Blu-ray: Blow Out

Blow Out

Brian De Palma’s best film gets a UK Blu-ray release from Arrow Films.

A cinematic fusion of Antonioni’s Blow-up (1966) and Coppola’s The Conversation (1974), it draws heavily on real events (notably the JFK assassination, Chappaquiddick and Watergate) and sees a sound technician (John Travolta) drawn into a sinister plot after accidentally recording what appears to be a gunshot.

Although not a financial success on its theatrical release, it stands up very well to repeated viewing, not only as a showcase of the director’s dazzling technique, but also as a gripping thriller.

Brilliantly shot by famed cinematographer Vilmos Zsigmond, it has many of the stylistic tricks favoured by De Palma: overhead shots, split-screen and split focus are just some of the visual flourishes on display.

But this isn’t just an exercise in style, as it manages to capture the bleak post-Watergate mood that lingered long after Nixon resigned, whilst also playing around with our perception of what we see and hear on screen.

Steadicam inventor Garrett Brown had just come off Kubrick’s The Shining and this was his first time working with De Palma and the smooth movements the camera allowed suited the director’s style perfectly (he also used it to memorable effect in Carlito’s Way and Snake Eyes).

The performances are also excellent: John Travolta demonstrates his more subdued side after the late 70s superstardom madness of Saturday Night Fever and Grease; Nancy Allen paints a sympathetic portrait of innocence in what could have been a clichéd role and John Lithgow is suitably creepy as the serial killer.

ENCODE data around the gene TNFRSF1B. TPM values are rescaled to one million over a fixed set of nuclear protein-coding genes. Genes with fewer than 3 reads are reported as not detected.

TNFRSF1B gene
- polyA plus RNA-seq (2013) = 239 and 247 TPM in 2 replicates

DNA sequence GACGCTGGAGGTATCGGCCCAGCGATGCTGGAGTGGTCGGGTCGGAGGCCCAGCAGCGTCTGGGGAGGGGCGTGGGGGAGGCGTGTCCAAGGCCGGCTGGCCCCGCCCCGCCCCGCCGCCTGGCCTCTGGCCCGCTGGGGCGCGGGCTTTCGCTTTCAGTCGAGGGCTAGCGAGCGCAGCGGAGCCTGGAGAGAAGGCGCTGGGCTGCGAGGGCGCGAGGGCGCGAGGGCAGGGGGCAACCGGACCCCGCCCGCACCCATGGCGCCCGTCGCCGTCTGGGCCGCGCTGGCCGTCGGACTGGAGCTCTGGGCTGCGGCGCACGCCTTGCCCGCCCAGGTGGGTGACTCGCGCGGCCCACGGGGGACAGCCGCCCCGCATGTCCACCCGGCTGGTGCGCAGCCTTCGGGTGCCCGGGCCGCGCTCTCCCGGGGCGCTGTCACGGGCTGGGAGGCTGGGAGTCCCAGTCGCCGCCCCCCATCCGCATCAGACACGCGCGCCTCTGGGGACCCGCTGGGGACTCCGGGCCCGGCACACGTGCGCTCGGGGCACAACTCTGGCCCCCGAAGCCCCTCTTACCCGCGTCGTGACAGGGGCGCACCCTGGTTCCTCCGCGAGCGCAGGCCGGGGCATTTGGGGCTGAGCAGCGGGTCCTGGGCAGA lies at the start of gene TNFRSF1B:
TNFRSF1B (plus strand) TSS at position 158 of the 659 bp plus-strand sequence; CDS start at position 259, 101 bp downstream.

Blow Out is also about the filmmaking process itself: the central character has to recreate an event using sounds and images. But can we trust what we see and hear? Even if we can, what about the forces that initially shaped them?

This disc comes in a regular and steelbook limited edition with the following special features:

  • New, restored digital transfer, supervised and approved by director Brian De Palma
  • Original Dolby 2.0 DTS-HD Master Audio
  • Optional English SDH subtitles for the deaf and hard of hearing
  • Black and White in Colour: An Interview with cinematographer Vilmos Zsigmond
  • Rag Doll Memories: Nancy Allen on Blow Out
  • Return to Philadelphia: An interview with Producer George Litto
  • A gallery of on-set photos by photographer Louis Goldman
  • Original Theatrical Trailer
  • Collector’s booklet featuring new writing on the film by Michael Atkinson, a conversation between Quentin Tarantino and Brian De Palma and more to be confirmed

> Buy Blow Out on Blu-ray from Amazon UK
> Find out more about Blow Out at the IMDb

Sundance London 2013

Sundance London 2013

DAY ONE (April 25th)

Sundance London 2013 – Day 1 from Sundance London 2012 on Vimeo.

The Look of Love (Dir. Michael Winterbottom): After 24 Hour Party People (2002) Michael Winterbottom reunites with Steve Coogan for this biopic of the late Paul Raymond. The self-styled ‘King of Soho’ made his fortune with gentleman’s clubs, erotic magazines and property but his great wealth was underscored by personal tragedy.

Coogan brings a huge amount of charisma to his role, but he is backed up by a fine supporting cast including Anna Friel, Tamsin Egerton, Chris Addison and especially Imogen Poots, who excels as his troubled daughter. Winterbottom deftly manages to balance humour and the film makes good use of real life locations in Soho.

DAY TWO (April 26th)

Sundance London 2013 – Day 2 from Sundance London 2012 on Vimeo.

Blood Brother (Dir. Steve Hoover): An enlightening and at times harrowing documentary about a filmmaker following his best friend (Rocky Braat) as he returns to a hostel in India for young children with HIV. Whilst it doesn’t break any new ground stylistically, the engaging central figure and rawness of the story makes for compelling viewing.